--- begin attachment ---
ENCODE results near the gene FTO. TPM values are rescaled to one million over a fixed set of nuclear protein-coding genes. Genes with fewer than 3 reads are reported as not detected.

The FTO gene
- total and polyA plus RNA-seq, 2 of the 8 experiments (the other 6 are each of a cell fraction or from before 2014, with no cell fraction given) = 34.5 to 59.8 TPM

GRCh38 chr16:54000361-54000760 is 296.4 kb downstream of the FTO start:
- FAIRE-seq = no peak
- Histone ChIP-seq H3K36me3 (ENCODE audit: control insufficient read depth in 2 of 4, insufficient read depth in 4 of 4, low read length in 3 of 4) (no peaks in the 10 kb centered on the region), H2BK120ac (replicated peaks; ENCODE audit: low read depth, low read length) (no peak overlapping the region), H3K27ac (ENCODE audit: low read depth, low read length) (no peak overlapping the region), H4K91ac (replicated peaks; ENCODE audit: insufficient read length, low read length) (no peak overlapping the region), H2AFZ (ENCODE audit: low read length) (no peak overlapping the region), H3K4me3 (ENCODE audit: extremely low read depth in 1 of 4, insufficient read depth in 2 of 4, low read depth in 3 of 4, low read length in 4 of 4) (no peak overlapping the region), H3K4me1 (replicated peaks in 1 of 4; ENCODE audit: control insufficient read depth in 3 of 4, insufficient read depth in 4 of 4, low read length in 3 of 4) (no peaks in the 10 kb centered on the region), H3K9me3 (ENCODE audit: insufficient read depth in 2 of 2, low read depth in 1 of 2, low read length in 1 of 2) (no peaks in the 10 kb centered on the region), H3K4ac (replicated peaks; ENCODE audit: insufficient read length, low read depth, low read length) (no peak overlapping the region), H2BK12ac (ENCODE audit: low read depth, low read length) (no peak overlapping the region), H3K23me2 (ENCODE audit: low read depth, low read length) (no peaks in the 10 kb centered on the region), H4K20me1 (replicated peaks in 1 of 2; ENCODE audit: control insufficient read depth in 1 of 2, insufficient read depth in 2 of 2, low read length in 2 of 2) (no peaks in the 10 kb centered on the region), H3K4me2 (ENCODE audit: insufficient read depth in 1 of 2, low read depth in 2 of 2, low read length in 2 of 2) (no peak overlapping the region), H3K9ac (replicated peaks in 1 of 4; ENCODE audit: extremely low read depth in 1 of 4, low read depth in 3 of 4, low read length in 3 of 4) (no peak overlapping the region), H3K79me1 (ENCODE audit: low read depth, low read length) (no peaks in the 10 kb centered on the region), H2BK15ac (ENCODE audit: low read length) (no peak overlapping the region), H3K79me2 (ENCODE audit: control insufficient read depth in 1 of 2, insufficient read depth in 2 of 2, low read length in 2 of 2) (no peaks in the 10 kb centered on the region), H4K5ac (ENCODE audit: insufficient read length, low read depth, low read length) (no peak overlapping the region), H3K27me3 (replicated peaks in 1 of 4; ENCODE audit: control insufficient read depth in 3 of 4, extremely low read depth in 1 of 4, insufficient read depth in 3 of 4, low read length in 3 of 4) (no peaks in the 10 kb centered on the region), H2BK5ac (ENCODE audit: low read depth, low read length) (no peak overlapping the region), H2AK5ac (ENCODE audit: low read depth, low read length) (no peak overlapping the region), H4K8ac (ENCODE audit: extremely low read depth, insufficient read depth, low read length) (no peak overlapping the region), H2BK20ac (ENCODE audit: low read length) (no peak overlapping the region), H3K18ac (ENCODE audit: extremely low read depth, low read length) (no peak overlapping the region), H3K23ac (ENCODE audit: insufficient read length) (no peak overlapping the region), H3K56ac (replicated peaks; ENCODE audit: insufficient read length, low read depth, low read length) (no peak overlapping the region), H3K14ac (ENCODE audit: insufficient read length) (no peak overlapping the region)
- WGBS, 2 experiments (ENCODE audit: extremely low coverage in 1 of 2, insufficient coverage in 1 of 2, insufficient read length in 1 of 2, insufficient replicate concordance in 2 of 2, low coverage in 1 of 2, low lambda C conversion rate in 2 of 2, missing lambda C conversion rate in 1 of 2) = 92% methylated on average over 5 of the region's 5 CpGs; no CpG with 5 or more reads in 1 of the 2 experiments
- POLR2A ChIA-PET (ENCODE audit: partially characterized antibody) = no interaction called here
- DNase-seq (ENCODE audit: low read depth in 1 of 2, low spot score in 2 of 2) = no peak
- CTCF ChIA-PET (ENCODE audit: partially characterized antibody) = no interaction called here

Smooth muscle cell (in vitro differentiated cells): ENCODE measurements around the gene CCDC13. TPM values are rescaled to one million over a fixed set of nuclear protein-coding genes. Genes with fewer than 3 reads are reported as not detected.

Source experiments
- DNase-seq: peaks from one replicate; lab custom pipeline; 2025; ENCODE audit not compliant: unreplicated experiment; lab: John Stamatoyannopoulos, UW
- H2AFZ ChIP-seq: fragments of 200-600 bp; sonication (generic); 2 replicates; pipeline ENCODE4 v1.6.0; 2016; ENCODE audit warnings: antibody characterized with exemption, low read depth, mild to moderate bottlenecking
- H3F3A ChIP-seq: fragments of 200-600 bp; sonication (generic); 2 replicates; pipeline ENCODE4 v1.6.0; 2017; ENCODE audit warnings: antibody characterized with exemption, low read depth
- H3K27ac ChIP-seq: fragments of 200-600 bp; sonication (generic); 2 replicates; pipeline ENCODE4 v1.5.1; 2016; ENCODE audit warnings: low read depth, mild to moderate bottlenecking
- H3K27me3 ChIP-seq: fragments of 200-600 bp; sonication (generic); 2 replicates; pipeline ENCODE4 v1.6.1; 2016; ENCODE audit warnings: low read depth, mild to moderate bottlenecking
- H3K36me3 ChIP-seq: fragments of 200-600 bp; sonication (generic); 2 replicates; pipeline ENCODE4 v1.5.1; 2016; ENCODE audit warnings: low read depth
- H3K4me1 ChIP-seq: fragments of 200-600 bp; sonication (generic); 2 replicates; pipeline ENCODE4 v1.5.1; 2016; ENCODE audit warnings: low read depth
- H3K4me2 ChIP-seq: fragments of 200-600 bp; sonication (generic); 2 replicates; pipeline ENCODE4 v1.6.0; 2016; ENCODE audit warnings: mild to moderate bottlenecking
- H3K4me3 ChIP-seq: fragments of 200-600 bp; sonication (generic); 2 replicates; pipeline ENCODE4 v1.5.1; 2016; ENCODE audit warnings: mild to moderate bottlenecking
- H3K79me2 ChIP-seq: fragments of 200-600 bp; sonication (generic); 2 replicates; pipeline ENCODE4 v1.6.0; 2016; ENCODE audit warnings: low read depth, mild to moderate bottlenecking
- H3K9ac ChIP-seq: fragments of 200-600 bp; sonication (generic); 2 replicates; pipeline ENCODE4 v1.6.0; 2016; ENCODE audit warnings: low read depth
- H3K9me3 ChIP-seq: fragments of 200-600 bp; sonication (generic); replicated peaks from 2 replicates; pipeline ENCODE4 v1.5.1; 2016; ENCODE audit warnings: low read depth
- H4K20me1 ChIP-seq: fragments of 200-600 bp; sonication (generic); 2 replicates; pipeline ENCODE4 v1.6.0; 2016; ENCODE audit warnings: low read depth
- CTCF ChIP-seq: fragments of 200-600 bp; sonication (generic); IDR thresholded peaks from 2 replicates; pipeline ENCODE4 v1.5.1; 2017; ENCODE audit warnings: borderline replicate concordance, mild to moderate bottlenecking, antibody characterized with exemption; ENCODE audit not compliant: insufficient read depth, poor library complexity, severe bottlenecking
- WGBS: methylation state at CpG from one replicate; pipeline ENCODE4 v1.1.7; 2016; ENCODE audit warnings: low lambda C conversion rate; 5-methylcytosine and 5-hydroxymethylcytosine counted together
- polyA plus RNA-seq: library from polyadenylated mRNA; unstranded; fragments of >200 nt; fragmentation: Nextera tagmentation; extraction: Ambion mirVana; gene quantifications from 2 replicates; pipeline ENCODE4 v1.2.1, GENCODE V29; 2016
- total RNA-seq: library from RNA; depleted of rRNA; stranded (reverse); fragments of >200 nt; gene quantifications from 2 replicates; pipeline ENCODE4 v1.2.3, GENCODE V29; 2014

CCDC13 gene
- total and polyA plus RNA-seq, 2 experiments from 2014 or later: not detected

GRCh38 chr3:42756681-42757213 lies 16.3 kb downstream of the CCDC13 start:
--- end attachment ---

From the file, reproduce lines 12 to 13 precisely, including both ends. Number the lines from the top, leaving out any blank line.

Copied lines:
Source experiments
- DNase-seq: peaks from one replicate; lab custom pipeline; 2025; ENCODE audit not compliant: unreplicated experiment; lab: John Stamatoyannopoulos, UW